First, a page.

Doing Carter’s Math

I was happy to see Ethan Iverson writing about Elliott Carter in a recent post, and I heartily agree with the comment on the depth and breadth of American music with which he frames the post, but I wonder about a few of his assertions and conclusions:

“Time” is really the issue, I believe. For all his intellectual “games” with rhythm, nothing Carter ever wrote really “has game.” The older jazz cat’s schadenfreude surely stems from the knowledge that many of the greatest American musicians, frequently coming from the literal ghetto, have traditionally been consigned to the figurative ghetto by the intellectual elite — even though swing is a much more profound rhythmic discipline than 21:25 or 216:175.

The last phrase of this is a confusion of categories – swing is an extremely subtle and sophisticated performance practice; Carter’s large-scale polyrhythms are background structures that have to do with how the piece is made more than with how it is heard or played.

Ted Curson mastered the jazz beat, you can hear it on “Folk Forms, No. 1.” Nobody who has ever played Carter professionally could jump in there with Mingus  — either improvising or reading that transcription — and sound anything but anemic.

The obvious but pointless rejoinder is to wonder if anyone in Mingus’s band could have played Carter correctly, pointless because these are simply different musical practices and it is foolish to expect profound mastery of such different skill sets among all musicians. On the other hand, I must say I am tired of the ancient canard that classical musicians inherently can’t swing. No, I don’t think there are many classical musicians who have a degree of mastery of jazz that they deserve to get on the bandstand with someone like Mingus – after all, how many jazz musicians function on that level? But the ability to function simply on a professional level as a jazz musician – not as a major contributor to the field, but simply as a professional – is more common among those who are primarily classical musicians than one might think. I bet you could draw a professional level jazz quintet from most major American symphony orchestras – not one ready for the Vanguard or for a recording studio, but professional – capable of swinging and knowledgeable about some portion of jazz’s multiple repertoires.

From the other point of view, I imagine that, fifty years on from Live at Antibes, there are more jazz musicians that can play Carter’s 90+ than there used to be. I am not saying that means they are “better” musicians! Just that the boundaries of who has what skill set are somewhat more permeable – especially today – than we sometimes think.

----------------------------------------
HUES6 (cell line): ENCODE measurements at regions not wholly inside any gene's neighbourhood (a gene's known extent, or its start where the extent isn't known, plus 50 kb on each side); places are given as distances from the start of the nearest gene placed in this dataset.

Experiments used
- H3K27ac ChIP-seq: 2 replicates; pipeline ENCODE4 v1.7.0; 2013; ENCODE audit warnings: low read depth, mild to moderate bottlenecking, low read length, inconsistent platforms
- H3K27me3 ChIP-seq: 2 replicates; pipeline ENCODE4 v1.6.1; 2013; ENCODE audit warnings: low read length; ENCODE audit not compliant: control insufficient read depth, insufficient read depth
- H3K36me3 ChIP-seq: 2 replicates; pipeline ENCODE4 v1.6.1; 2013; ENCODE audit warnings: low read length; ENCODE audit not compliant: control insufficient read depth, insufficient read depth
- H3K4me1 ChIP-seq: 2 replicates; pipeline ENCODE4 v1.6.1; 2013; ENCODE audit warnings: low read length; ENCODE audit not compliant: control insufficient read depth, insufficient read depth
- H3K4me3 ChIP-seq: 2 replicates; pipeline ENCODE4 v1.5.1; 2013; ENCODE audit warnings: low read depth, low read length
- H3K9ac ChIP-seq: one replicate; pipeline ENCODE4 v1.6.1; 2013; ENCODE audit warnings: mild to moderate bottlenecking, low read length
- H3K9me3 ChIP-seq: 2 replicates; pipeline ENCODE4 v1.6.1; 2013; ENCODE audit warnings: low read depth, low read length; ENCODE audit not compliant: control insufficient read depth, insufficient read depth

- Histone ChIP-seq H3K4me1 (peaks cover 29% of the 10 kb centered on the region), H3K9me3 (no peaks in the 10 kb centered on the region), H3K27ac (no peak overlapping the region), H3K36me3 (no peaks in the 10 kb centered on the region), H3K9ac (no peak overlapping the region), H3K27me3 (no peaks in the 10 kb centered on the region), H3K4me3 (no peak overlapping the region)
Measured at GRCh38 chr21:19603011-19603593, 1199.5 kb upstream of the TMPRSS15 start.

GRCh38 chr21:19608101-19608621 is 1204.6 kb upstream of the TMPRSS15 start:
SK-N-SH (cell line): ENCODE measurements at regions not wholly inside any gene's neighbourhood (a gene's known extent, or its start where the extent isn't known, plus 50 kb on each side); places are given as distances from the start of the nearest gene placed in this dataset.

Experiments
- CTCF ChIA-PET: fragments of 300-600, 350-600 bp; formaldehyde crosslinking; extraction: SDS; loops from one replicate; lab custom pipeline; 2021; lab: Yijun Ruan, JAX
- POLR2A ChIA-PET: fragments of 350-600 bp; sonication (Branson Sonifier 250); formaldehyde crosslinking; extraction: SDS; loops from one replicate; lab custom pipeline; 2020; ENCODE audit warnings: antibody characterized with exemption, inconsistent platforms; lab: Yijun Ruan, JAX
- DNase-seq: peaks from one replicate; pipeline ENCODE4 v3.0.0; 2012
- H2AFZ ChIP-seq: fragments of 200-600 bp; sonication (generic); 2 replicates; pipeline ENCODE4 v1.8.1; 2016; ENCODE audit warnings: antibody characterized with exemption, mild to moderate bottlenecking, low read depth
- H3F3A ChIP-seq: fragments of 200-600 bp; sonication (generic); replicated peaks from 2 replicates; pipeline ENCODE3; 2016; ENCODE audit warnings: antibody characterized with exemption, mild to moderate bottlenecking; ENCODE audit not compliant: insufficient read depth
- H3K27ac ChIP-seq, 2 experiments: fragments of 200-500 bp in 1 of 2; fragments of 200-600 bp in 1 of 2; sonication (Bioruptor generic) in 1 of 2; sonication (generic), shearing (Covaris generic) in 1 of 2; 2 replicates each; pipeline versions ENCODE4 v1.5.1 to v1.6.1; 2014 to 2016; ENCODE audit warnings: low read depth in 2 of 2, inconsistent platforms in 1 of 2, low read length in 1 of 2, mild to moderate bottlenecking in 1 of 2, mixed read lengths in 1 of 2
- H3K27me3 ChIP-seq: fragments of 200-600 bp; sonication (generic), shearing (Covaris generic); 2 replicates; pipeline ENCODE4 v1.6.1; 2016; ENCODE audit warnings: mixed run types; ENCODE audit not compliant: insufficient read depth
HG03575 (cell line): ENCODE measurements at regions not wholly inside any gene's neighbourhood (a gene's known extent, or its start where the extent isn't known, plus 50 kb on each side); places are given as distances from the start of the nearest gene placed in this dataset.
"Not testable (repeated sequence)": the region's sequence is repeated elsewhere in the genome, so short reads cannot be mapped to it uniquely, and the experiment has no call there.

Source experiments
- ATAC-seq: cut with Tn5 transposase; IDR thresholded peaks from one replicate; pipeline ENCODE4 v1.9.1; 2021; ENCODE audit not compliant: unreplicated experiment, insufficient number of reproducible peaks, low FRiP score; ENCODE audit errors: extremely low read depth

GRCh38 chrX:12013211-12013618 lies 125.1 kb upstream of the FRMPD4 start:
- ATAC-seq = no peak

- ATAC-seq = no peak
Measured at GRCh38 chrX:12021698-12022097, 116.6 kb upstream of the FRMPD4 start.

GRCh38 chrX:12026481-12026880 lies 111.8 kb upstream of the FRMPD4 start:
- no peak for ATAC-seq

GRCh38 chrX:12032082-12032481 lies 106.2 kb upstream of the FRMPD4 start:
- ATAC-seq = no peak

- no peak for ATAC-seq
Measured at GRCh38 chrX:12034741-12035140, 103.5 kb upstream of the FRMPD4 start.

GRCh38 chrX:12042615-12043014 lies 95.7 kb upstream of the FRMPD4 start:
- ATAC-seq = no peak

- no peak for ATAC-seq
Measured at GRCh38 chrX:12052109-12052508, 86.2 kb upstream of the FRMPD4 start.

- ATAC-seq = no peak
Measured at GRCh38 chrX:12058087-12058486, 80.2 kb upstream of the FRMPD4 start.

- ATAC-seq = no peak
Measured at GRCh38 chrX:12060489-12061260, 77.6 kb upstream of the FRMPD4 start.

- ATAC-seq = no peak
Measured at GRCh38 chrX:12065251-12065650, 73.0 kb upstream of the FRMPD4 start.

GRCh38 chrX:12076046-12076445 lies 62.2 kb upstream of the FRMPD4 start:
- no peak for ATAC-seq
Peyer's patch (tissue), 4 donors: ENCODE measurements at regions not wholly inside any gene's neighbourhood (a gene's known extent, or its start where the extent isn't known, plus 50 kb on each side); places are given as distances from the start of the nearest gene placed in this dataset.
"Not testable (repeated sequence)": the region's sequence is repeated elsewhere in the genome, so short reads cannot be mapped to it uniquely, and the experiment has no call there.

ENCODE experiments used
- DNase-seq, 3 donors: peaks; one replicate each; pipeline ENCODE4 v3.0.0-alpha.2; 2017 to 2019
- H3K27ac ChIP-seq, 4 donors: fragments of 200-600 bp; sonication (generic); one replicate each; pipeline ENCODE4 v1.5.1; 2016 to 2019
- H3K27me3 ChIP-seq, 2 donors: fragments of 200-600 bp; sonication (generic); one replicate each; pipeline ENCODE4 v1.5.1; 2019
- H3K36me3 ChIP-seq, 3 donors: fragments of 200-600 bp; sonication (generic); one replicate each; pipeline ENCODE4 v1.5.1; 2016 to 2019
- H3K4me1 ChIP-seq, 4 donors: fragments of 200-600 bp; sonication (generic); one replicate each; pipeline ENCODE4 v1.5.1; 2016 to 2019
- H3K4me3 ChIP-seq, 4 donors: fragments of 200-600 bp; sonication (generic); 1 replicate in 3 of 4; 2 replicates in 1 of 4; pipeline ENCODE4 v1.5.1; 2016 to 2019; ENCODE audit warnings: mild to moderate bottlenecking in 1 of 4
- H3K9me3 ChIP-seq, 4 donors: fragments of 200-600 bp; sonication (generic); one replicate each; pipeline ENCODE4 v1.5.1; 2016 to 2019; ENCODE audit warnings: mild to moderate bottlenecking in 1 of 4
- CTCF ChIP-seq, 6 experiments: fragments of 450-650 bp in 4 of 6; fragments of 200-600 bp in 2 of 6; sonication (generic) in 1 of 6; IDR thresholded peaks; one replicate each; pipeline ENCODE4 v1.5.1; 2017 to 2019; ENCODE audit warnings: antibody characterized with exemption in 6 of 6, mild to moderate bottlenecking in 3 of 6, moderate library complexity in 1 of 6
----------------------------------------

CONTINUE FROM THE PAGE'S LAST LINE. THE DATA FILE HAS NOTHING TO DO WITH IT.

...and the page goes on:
But Haydn, Schumann, and Carter are not in the same tradition! Haydn and Schumann are open to the public, Carter is a hermetically-sealed world.


Please don’t compare him to Haydn, compare him to the thorniest James Joyce.

I can’t exactly disagree with what Iverson is saying here, but a couple of thoughts come to mind:

– I feel like Haydn, Schumann and Carter are in the same tradition in a way that, say, Haydn, Schumann and Feldman are not. Carter is still a “pre-post-classical” composer.

– Joyce is certainly thorny, but there is plenty of “folk music” in Joyce as well; Ulysses is full of the demotic.

– Haydn is certainly open-hearted, but there is plenty of subtlety in Haydn that is “hermetically-sealed” from “the public”.

Carter was a closed book to me until I heard a bunch of rehearsals of his Elizabeth Bishop song cycle A Mirror on Which to Dwell at Yale’s Norfolk program in 1981. I could latch onto the vocal line to provide a thread of continuity that I could never find in, say, the Concerto for Orchestra. The frozen registers of the pitches in the first song of that cycle (each pitch sounds in one octave and one octave only through the whole song) also provided a degree of coherence that I couldn’t find elsewhere in Carter’s music – of course, it’s tough to build a big body of work on a stunt of that kind, important as that strategy might be in passages in Webern and Lutoslawski. Once I found my way into Mirror, I started to be able to follow the discourse in other Carter pieces. Furthermore, as has often been noted, in Carter’s late-late period that thread of continuity is more apparent than earlier. Still, except for moments, the harmony in Carter doesn’t make total sense to me. (Nobody should be fooled into thinking the analyze-ibility of Carter’s harmony insures that it is meaningful.) I have to say though that there are plenty of historically important jazz improvisers – past and present – who created music where not every pitch is meaningful. Harmony is significant to a different degree in different musics. I enjoy some Carter in the way I enjoy some freer types of jazz.

Two last thoughts – I have more than once heard passing mention of Carter’s appreciation of bebop – I doubt that his knowledge of it went very deep, but I wish I knew more about his relationship with that music. (The connection between jazz and 20th century American concert music – I mean beyond Third Stream or Copland’s pseudo-jazz of the ’20s – was more widespread than is commonly realized.) And, with regard to folk music, Milton Babbitt is supposed to have once remarked, “But Schoenberg is my folk music!”

3 thoughts on “Doing Carter’s Math

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